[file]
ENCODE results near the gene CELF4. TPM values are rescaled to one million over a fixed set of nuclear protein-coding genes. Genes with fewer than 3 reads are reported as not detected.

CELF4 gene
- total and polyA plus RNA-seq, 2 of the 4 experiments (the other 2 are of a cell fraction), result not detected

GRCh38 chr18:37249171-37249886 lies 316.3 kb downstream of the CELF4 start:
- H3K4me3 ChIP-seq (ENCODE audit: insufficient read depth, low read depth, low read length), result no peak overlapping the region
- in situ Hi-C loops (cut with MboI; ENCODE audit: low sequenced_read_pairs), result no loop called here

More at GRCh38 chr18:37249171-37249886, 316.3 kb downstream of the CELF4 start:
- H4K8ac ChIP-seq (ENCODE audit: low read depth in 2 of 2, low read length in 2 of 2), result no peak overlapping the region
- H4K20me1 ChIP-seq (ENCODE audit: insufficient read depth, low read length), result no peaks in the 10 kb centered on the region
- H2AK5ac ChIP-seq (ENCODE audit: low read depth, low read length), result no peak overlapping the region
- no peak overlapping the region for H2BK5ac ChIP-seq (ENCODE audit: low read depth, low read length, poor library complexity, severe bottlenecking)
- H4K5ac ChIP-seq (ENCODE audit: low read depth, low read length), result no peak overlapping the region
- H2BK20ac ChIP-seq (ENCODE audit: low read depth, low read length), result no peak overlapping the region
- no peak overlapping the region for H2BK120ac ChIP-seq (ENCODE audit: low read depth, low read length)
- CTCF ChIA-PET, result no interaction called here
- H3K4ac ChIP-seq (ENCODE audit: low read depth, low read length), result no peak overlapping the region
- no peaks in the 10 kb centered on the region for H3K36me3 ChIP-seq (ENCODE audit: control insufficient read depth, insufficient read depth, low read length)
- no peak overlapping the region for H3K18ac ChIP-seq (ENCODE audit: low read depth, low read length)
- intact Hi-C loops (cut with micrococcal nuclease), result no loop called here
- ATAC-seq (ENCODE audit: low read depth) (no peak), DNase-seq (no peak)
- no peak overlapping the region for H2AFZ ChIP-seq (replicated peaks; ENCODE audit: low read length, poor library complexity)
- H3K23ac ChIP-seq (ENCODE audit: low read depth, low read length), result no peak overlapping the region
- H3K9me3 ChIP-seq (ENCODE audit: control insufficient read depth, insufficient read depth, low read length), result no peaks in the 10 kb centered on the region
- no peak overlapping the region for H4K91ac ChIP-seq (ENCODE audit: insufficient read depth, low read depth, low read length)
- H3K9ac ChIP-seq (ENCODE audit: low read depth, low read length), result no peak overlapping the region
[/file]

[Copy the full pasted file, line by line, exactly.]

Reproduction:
ENCODE results near the gene CELF4. TPM values are rescaled to one million over a fixed set of nuclear protein-coding genes. Genes with fewer than 3 reads are reported as not detected.

CELF4 gene
- total and polyA plus RNA-seq, 2 of the 4 experiments (the other 2 are of a cell fraction), result not detected

GRCh38 chr18:37249171-37249886 lies 316.3 kb downstream of the CELF4 start:
- H3K4me3 ChIP-seq (ENCODE audit: insufficient read depth, low read depth, low read length), result no peak overlapping the region
- in situ Hi-C loops (cut with MboI; ENCODE audit: low sequenced_read_pairs), result no loop called here

More at GRCh38 chr18:37249171-37249886, 316.3 kb downstream of the CELF4 start:
- H4K8ac ChIP-seq (ENCODE audit: low read depth in 2 of 2, low read length in 2 of 2), result no peak overlapping the region
- H4K20me1 ChIP-seq (ENCODE audit: insufficient read depth, low read length), result no peaks in the 10 kb centered on the region
- H2AK5ac ChIP-seq (ENCODE audit: low read depth, low read length), result no peak overlapping the region
- no peak overlapping the region for H2BK5ac ChIP-seq (ENCODE audit: low read depth, low read length, poor library complexity, severe bottlenecking)
- H4K5ac ChIP-seq (ENCODE audit: low read depth, low read length), result no peak overlapping the region
- H2BK20ac ChIP-seq (ENCODE audit: low read depth, low read length), result no peak overlapping the region
- no peak overlapping the region for H2BK120ac ChIP-seq (ENCODE audit: low read depth, low read length)
- CTCF ChIA-PET, result no interaction called here
- H3K4ac ChIP-seq (ENCODE audit: low read depth, low read length), result no peak overlapping the region
- no peaks in the 10 kb centered on the region for H3K36me3 ChIP-seq (ENCODE audit: control insufficient read depth, insufficient read depth, low read length)
- no peak overlapping the region for H3K18ac ChIP-seq (ENCODE audit: low read depth, low read length)
- intact Hi-C loops (cut with micrococcal nuclease), result no loop called here
- ATAC-seq (ENCODE audit: low read depth) (no peak), DNase-seq (no peak)
- no peak overlapping the region for H2AFZ ChIP-seq (replicated peaks; ENCODE audit: low read length, poor library complexity)
- H3K23ac ChIP-seq (ENCODE audit: low read depth, low read length), result no peak overlapping the region
- H3K9me3 ChIP-seq (ENCODE audit: control insufficient read depth, insufficient read depth, low read length), result no peaks in the 10 kb centered on the region
- no peak overlapping the region for H4K91ac ChIP-seq (ENCODE audit: insufficient read depth, low read depth, low read length)
- H3K9ac ChIP-seq (ENCODE audit: low read depth, low read length), result no peak overlapping the region